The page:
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party would at least make him known to that party, be it ever so low and contempt. ible; and this local importance it is which draws off vain minds from those scenes of general usefulness, in which, though they are of more value, they are of less distinction.

About this time he got hold of a fa. mous little book written by the New PHILOSOPHER, whose pestilent do&rines have gone about seeking whom they may destroy; these doctrines found a ready en trance into Mr. Fantom's mind; a mind at once shallow and inquisitive, fpecu. lative and vain, ambitious and dissatisfied. As almost every book was new to him, he fell into the common error of those who begin to read late in life, that of thinking that what he did not know himself, was equally new to others; and he was apt to fancy that he and the author he was reading were the only two people in the world who knew any thing, This book led to the grand discovery; hę B 2

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had now found what his heart panted af. ter,--a way to distinguish himself. To start out a full grown philosopher at once, to be wise without education, to dispute without learning, and to make profelytes with. out argument, was a short cut to fame, which well suited his vanity and his igno. rance. He rejoiced that he had been so clever as to examine for himself, pitied his friends who took things upon trust, and was resolved to assert the freedom of his own mind. To a man fond of bold novelties and daring paradoxes, folid argument would be flat, and truth would be dull, merely because it is not new. Mr. Fantom believed, not in proportion to the strength of the evidence, but to the impudence of the assertion. The trampling on holy ground with dirty shoes, the smearing the sanctuary with filth and mire, the calling prophets and apostles by the most scurrilous names was new, and dashing, and dazzling. Mr. Fantom, now being set free from the chains of slavery and superstition,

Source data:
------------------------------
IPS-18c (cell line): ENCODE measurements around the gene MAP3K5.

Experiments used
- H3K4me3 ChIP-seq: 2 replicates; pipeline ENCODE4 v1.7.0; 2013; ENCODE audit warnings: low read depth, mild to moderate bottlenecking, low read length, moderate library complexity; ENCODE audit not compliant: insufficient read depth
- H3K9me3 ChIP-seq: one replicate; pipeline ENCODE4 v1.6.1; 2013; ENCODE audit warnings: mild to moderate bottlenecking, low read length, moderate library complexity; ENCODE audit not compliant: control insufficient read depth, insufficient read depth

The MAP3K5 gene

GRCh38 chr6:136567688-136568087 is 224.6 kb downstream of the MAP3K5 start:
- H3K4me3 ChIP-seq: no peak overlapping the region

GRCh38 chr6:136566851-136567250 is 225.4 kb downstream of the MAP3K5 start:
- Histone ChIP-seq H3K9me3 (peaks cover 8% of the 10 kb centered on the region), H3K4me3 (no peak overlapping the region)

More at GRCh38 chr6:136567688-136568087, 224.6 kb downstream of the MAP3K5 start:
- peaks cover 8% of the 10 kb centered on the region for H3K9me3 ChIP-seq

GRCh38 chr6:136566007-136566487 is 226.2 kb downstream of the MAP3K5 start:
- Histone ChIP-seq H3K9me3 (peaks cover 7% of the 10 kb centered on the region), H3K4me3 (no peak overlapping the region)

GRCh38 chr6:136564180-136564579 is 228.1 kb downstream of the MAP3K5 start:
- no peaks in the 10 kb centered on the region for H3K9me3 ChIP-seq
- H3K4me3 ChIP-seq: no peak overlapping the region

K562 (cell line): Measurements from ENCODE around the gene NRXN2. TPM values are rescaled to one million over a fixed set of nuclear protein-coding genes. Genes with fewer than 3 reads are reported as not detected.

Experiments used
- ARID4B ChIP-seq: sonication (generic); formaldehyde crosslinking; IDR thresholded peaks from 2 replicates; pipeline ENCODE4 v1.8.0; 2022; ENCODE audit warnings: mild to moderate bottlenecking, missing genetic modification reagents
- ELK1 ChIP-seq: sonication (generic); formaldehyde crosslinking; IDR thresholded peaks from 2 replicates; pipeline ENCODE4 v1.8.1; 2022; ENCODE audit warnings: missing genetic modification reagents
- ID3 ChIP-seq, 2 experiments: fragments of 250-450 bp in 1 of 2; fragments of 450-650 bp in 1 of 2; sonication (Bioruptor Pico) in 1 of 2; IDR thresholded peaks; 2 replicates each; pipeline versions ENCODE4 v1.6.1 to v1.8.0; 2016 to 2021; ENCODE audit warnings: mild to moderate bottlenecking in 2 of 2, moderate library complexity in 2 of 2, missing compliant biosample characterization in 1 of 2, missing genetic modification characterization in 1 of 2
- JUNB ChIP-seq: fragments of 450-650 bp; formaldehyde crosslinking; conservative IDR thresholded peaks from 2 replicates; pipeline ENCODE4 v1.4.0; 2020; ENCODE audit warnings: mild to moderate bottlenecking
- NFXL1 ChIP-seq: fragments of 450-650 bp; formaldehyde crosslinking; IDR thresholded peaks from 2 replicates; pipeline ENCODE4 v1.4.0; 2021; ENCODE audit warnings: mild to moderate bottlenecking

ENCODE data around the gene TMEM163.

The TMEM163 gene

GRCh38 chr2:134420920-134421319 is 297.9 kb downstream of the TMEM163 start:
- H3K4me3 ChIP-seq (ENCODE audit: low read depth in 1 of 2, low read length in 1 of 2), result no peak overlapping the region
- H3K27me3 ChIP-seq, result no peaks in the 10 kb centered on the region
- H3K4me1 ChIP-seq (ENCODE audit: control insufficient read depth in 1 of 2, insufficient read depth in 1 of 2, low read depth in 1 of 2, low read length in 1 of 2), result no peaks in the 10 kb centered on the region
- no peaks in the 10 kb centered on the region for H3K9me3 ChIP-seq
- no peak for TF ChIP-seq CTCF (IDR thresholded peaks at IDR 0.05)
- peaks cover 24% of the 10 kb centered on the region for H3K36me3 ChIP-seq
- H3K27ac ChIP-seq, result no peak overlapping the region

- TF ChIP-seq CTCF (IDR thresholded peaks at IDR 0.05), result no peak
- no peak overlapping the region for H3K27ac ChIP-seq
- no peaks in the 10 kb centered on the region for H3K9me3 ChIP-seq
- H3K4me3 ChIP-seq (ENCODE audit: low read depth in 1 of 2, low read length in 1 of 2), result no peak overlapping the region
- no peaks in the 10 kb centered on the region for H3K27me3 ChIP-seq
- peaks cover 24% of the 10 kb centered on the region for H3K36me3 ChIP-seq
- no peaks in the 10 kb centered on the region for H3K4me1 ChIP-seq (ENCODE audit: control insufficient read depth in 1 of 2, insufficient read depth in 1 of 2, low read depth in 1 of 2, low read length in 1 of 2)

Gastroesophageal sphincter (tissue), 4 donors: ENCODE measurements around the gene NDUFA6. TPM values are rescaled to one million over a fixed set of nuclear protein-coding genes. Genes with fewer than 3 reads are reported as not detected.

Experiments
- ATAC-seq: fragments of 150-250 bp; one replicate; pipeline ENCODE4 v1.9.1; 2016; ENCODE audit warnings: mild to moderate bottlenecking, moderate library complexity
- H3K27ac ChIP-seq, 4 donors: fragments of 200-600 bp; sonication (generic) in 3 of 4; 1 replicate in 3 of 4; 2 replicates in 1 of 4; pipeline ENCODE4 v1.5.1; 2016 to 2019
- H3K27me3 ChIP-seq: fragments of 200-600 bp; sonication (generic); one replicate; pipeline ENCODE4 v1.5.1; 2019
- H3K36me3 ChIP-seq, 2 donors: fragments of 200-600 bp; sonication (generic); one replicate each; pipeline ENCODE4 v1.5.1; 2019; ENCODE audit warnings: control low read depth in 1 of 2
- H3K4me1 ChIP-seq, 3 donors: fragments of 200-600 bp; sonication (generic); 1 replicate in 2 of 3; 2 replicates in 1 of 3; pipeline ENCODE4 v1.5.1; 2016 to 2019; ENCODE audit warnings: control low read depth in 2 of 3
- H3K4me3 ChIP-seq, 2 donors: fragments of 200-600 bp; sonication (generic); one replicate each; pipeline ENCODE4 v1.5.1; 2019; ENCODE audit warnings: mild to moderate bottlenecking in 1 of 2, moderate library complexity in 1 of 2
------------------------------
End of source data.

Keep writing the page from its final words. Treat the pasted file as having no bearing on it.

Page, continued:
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was resolved to fhow his zeal in the usual way, by trying to free others; but it would have hurt his vanity had he known that he was the convert of a man who had written only for the vulgar, who had invented nothing, no not even one idea of original wickedness; but who had stooped to rake up out of the kennel of infidelity, all the loathsome dregs and offal dirt, which politer unbelievers had thrown away as too gross and offensive for their better bred readers.

Mr. Fantom, who considered that a philosopher must set up with a little sort of stock in trade, now picked up all the common-place notions against Christianity, which have been answered a hundred times over; these he kept by him ready cut and dried, and brought out in all companies with a zeal which would have done honour to a better cause, but which the friends to à better cause are not so apt to difçover. He foon got all the cant of the new school. He prated about narrowness,

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and ignorance, and bigotry, and prejudice, and priestcraft, on the one hand; and on the other, of public good, the love of mankind, and liberality, and candour, and toleration, and above all, benevolence. Benevolence, he said, made up the whole of religion, and all the other parts of it were nothing but cant, and jargon, and hypocrisy. By benevolence he understood a gloomy and indefinite anxiety about the happiness of people with whom he was utterly disconnected, and whom Providence had put it out of his reach either to fervė or injure. And by the happiness this benevolence was so anxious to promote, he meant an exemption from the power of the laws, and an emancipation from the restraints of religion, conscience, and moral obligation.

Finding, however, that he made little impression on his old club at the Cat and Bagpipes, he grew tired of their company. This club consisted of a few sober citizens, who met of an evening for a little harm

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lefs recreation after business: their object was, not to reform parliament, but their own shops ; not to correct the abuses of government, but of parish officers ; not to cure the exceffes of administration, but of their own porters and apprentices; to talk over the news of the day without. aspiring to direct the events of it. They read the papers with that anxiety which every honeft man feels in the daily history of his country. But as trade, which they did understand, flourished, they were careful not to reprobate those public measures by which it was protected, and which they did not understand. In fuch turbulent times it was a comfort to each to feel he was a tradesman, and not a statesman; that he was not called to responsibility for a trust for which he found he had no talents, while he was at full liberty to employ the talents he really possessed, in fairly amassing a fortune, of which the laws would be the best guardian, and government the best security. Thus a legitimate B 4

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